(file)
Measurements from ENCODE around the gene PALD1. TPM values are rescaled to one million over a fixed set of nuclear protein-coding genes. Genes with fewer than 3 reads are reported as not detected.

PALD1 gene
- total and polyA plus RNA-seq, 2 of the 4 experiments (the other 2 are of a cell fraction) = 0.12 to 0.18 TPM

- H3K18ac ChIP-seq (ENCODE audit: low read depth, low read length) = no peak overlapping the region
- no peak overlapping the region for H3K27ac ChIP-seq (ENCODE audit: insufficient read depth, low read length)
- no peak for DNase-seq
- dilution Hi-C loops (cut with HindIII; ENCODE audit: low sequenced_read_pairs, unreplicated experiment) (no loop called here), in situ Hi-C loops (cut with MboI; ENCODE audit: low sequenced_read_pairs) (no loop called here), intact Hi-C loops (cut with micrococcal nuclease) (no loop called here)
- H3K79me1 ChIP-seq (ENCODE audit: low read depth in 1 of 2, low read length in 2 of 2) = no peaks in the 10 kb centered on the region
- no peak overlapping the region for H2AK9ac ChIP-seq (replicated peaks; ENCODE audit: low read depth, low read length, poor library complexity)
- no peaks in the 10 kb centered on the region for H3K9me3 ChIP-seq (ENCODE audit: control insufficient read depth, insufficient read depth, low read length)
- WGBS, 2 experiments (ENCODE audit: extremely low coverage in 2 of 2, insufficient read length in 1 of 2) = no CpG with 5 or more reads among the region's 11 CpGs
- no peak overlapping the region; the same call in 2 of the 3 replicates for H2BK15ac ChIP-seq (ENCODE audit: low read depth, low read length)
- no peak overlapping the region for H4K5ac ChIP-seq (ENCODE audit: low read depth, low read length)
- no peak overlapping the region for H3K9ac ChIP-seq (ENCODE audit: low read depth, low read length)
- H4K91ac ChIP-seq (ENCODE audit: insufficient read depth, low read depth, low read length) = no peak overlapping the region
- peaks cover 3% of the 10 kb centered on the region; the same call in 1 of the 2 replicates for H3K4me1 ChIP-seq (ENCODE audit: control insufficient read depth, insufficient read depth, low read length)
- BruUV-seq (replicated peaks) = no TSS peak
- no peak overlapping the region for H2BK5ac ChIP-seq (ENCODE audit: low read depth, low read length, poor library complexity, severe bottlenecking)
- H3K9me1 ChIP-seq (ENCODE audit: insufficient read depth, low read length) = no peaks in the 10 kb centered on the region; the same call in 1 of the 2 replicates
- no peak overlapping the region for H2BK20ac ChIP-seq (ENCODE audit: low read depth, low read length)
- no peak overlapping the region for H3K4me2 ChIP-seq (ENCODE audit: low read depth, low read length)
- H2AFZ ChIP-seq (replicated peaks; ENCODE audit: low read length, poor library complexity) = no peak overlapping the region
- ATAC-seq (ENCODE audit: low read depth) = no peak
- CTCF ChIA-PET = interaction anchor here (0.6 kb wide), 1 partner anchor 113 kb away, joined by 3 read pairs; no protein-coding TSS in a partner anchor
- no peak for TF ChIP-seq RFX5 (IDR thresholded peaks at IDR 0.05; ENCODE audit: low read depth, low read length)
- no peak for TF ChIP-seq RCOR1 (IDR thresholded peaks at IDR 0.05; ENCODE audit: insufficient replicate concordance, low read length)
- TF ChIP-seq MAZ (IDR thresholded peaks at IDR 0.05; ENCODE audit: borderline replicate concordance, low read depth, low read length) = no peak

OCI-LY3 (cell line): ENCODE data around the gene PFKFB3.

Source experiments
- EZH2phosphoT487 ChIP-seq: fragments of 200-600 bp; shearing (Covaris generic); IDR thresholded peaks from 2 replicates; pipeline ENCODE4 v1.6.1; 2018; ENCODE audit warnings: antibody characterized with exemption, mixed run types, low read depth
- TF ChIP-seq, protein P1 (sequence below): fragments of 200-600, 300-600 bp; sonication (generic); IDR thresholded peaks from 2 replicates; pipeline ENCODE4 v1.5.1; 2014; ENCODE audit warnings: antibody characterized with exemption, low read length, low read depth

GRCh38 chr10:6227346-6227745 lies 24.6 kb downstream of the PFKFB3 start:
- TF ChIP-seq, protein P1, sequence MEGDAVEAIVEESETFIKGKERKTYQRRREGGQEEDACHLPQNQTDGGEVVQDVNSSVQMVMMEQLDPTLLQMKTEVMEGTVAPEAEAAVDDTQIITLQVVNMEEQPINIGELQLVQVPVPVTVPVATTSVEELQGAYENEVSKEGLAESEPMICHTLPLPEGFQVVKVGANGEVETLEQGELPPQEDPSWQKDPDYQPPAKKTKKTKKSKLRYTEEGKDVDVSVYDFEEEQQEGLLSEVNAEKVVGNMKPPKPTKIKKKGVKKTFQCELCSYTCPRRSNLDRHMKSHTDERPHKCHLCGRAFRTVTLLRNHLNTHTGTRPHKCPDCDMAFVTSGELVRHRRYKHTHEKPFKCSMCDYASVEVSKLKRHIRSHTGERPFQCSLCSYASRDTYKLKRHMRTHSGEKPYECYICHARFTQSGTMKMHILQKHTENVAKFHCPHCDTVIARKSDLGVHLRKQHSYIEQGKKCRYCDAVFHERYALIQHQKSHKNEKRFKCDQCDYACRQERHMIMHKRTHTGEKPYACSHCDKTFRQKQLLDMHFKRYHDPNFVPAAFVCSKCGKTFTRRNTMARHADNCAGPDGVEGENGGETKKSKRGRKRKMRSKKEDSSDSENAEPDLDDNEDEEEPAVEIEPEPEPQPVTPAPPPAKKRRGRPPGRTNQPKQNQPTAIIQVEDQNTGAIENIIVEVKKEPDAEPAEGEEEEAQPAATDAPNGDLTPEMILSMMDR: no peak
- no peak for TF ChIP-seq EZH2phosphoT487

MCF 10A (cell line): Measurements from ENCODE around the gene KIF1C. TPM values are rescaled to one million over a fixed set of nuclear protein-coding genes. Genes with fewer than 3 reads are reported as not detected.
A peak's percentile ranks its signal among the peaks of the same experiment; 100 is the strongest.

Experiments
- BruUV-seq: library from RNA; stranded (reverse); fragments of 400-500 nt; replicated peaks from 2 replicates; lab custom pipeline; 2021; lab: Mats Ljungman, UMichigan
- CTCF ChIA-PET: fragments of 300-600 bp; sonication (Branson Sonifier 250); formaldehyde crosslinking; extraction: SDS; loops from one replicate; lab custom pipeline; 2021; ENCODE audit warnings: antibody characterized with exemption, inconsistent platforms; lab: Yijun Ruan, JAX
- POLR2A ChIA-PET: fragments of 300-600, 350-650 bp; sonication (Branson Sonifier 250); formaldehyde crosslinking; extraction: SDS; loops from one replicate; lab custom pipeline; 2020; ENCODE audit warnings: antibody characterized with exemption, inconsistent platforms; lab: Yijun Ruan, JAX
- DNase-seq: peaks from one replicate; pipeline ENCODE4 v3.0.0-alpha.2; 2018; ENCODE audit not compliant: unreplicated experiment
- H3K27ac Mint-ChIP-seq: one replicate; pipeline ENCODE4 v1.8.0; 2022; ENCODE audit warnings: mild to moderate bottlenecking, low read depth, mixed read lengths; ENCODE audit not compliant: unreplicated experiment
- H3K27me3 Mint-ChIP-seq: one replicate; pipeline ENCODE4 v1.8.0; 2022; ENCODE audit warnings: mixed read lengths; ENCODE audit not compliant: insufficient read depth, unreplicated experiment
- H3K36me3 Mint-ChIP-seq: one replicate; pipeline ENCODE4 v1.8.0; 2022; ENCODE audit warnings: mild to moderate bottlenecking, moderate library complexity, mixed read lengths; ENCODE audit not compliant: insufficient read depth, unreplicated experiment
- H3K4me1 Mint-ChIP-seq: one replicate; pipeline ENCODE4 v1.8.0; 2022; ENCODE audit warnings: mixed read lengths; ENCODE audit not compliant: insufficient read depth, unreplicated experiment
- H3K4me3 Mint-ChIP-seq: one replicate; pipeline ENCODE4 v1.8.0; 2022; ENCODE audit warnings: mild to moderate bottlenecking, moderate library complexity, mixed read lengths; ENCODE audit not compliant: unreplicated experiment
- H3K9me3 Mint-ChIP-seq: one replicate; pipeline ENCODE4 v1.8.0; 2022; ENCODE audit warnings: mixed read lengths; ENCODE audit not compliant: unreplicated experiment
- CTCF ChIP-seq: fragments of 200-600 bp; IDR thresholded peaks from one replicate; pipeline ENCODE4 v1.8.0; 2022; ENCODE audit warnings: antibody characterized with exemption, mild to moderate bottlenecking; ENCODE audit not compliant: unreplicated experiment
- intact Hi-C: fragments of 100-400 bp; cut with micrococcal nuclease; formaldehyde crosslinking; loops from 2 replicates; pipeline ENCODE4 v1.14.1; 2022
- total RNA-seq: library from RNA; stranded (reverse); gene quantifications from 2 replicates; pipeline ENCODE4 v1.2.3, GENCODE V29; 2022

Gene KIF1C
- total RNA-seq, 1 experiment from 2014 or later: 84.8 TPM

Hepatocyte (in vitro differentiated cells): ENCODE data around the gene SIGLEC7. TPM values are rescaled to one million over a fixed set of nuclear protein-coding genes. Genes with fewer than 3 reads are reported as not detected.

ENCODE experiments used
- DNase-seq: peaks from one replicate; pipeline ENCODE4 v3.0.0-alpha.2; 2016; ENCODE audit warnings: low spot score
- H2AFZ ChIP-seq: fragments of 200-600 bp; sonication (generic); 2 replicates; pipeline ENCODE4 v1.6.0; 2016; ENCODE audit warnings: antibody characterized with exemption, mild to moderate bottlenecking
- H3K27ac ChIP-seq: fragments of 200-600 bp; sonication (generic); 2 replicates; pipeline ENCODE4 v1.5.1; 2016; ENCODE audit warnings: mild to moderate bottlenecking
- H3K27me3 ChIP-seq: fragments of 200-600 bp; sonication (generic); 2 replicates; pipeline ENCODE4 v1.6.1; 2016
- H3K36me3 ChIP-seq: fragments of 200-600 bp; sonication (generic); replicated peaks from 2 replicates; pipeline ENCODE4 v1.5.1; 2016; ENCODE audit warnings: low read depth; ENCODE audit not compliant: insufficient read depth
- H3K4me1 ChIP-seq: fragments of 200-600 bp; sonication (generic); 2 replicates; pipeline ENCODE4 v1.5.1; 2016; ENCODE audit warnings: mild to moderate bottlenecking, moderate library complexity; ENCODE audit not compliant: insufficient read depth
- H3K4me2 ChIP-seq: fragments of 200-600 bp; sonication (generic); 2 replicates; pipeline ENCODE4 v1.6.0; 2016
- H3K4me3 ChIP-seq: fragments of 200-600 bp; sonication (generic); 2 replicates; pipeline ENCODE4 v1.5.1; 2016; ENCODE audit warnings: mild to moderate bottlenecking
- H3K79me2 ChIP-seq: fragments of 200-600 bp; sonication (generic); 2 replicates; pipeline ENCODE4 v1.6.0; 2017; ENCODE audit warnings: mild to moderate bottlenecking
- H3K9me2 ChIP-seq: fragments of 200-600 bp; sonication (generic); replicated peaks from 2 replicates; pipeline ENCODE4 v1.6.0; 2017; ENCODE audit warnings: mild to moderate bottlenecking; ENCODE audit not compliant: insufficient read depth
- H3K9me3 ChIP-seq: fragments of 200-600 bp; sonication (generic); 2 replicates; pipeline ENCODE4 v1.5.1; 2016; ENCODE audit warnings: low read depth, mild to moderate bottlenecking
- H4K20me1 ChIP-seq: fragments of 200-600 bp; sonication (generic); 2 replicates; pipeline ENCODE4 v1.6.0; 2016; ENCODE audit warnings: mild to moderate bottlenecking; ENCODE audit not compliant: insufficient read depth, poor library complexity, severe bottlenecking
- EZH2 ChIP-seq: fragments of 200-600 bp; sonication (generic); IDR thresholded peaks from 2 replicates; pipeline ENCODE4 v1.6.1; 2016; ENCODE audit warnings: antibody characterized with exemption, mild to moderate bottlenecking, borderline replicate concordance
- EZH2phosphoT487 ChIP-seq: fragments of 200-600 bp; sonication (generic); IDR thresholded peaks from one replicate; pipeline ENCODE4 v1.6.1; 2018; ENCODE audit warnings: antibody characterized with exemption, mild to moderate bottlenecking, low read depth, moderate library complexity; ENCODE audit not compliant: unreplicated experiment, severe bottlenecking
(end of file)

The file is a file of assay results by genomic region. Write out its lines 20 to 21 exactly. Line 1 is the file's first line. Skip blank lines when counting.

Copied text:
- no peak overlapping the region for H2BK20ac ChIP-seq (ENCODE audit: low read depth, low read length)
- no peak overlapping the region for H3K4me2 ChIP-seq (ENCODE audit: low read depth, low read length)